The government faced a wave of protest yesterday, as it launched a new benefit as part of a “fundamental cultural shift” in the welfare system.
Universal Credit, which replaces other benefits such as jobseeker’s allowance, income support and tax credits, was introduced in four job centres in the north-west of England.
People in Ashton-under-Lyne could claim the new benefit from yesterday, while in the other three areas, elements of Universal Credit will be trialled before possibly being rolled out across the country.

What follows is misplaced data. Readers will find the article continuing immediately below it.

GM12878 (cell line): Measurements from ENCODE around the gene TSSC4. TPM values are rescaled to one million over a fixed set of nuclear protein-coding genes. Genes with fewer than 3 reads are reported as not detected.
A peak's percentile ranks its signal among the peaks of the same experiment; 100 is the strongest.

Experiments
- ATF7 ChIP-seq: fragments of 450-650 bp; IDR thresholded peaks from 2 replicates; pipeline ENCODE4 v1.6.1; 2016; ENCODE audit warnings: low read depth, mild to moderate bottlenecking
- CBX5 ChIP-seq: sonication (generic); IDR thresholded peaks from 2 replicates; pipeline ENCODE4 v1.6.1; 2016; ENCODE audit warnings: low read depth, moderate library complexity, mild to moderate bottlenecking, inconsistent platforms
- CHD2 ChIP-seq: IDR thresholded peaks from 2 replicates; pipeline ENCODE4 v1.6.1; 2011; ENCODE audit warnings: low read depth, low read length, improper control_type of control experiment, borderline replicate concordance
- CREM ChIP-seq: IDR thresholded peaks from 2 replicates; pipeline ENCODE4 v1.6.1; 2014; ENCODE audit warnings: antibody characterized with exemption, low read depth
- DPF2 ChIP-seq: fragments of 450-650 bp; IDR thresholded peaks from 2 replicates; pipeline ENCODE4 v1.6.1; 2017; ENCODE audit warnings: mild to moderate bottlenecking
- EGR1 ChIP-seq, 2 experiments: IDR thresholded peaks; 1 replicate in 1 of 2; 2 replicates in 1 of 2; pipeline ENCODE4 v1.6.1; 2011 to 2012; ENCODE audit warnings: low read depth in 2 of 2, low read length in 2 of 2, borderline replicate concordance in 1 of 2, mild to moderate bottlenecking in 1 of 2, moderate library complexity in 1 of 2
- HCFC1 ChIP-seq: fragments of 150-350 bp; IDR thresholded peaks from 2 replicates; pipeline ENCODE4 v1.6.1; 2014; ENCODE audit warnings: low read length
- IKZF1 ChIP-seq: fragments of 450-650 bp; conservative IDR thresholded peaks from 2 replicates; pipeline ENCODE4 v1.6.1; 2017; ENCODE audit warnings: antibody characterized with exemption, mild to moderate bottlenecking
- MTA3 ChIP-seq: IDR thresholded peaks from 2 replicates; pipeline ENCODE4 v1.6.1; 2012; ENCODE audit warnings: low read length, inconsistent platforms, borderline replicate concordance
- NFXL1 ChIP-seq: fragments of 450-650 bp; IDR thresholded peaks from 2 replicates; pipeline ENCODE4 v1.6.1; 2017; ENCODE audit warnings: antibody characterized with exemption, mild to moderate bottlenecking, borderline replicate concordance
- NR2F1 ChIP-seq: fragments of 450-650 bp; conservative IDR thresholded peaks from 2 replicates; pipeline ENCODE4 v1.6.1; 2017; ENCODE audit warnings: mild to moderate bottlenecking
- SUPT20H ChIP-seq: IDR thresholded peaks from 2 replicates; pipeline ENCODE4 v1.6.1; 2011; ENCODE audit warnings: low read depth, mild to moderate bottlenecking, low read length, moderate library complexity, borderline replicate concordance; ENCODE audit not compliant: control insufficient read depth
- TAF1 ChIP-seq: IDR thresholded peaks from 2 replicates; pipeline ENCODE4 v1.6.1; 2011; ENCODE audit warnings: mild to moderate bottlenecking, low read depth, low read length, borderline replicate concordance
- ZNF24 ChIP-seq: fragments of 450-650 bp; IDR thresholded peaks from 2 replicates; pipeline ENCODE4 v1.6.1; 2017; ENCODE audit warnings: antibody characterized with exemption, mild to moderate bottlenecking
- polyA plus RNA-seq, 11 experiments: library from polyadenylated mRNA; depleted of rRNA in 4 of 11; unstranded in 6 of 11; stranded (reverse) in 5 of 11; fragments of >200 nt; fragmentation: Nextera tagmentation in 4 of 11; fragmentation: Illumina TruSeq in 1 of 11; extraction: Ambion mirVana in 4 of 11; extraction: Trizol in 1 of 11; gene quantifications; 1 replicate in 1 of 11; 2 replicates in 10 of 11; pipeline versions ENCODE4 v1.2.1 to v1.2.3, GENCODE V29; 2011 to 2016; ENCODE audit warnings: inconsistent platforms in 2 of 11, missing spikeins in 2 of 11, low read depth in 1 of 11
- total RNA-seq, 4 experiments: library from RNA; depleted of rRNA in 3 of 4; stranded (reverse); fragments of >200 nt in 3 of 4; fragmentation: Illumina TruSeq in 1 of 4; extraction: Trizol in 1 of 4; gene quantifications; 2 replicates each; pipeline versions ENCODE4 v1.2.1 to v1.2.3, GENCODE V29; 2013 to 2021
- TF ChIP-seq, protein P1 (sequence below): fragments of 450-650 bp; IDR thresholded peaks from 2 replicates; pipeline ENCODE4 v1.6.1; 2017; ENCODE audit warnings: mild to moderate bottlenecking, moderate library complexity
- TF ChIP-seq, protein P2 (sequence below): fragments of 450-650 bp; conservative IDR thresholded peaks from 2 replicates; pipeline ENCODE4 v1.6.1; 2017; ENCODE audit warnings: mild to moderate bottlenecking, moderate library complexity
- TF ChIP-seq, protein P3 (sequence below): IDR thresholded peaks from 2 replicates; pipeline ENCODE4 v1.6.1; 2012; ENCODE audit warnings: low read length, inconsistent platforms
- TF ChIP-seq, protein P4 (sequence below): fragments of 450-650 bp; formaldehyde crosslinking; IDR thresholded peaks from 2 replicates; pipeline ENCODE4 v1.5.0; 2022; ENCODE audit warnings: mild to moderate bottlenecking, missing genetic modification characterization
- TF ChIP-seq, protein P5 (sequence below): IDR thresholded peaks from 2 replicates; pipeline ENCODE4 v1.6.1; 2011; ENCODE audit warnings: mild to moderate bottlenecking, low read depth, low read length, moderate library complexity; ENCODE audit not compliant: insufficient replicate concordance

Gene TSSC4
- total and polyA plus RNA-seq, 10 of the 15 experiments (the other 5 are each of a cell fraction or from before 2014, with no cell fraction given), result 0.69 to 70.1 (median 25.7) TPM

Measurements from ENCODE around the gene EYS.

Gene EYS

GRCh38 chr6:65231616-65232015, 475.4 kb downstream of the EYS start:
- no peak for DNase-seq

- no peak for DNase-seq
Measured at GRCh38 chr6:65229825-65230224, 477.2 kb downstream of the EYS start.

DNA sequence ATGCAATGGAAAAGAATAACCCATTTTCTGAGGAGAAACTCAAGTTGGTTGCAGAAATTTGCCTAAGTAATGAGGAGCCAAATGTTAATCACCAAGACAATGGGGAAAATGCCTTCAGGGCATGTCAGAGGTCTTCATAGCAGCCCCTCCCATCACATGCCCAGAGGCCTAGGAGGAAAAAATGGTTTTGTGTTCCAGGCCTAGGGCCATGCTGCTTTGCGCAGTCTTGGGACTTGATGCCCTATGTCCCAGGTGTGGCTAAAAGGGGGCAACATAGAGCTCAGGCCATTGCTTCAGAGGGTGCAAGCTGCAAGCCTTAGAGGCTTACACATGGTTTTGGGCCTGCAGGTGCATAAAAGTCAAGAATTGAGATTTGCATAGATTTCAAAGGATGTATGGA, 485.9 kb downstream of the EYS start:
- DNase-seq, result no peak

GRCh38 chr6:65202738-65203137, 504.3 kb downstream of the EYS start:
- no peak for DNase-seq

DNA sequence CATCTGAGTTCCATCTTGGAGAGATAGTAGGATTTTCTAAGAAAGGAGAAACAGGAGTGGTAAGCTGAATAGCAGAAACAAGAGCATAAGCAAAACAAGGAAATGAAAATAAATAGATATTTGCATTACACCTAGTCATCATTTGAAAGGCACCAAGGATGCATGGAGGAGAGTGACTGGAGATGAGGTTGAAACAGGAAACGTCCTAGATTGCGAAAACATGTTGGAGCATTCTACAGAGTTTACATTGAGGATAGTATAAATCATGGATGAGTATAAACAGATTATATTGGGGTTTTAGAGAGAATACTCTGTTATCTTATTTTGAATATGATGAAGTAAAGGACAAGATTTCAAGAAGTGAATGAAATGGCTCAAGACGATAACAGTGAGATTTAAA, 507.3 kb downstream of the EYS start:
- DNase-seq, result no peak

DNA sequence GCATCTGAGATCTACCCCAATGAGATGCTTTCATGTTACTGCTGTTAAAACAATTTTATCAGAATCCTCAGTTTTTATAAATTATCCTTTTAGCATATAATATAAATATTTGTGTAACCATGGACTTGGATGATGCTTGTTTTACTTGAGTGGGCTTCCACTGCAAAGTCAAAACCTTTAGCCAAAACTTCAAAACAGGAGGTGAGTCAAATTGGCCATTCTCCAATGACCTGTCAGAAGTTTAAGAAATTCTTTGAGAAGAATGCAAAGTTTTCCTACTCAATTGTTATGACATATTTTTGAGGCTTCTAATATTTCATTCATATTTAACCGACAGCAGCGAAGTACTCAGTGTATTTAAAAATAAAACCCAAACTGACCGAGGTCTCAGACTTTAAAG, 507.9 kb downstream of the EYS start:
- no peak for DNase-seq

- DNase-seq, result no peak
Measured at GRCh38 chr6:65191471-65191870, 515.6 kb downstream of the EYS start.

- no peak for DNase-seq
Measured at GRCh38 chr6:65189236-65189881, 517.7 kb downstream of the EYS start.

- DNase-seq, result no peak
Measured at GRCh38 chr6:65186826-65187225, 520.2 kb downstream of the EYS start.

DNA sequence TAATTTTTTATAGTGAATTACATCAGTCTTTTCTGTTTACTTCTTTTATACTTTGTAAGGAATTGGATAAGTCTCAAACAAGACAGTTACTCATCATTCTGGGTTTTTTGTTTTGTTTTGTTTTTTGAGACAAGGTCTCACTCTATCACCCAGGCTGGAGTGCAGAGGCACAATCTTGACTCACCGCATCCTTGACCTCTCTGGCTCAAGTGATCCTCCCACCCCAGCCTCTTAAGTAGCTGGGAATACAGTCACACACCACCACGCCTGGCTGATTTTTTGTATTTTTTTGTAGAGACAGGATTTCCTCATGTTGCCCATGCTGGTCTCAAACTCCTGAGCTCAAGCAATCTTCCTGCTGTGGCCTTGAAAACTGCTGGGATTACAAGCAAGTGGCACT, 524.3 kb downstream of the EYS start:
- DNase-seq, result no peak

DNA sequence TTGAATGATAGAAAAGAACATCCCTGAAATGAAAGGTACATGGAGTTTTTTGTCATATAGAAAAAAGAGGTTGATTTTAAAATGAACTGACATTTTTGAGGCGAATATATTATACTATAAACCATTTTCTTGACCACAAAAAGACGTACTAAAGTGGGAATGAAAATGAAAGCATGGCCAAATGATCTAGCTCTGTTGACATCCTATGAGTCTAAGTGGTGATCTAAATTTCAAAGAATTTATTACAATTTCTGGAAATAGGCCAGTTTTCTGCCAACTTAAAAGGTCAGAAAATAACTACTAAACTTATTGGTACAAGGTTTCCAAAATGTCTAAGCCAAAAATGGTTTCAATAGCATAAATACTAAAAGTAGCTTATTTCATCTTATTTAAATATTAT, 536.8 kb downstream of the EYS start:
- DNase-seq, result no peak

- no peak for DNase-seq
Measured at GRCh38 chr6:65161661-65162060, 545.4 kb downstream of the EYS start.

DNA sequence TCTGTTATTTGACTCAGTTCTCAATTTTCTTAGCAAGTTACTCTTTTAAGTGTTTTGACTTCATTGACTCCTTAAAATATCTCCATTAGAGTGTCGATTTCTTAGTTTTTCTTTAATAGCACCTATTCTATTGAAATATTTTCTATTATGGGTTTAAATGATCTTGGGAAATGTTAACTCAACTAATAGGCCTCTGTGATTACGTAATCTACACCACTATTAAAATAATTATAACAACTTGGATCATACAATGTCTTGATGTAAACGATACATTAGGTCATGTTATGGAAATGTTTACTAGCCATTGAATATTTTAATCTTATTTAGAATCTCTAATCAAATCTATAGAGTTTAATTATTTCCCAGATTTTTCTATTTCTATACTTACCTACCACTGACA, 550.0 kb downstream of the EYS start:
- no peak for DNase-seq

Work and Pensions Secretary Iain Duncan Smith said: “Universal Credit is nothing less than the start of a fundamental cultural shift of the welfare system. This will revolutionise the way people experience the welfare state.
“It will make it easier for people to claim what they are entitled to, but, more importantly, it will make it easier for people to move off benefits and into work.”
But the Public and Commercial Services union, which represents staff in job centres, said it was planning to stage a protest at Ashton-under-Lyne, adding that the government should rethink Universal Credit and prioritise creating jobs and supporting people in them instead of “demonising” those out of work and entitled to benefits.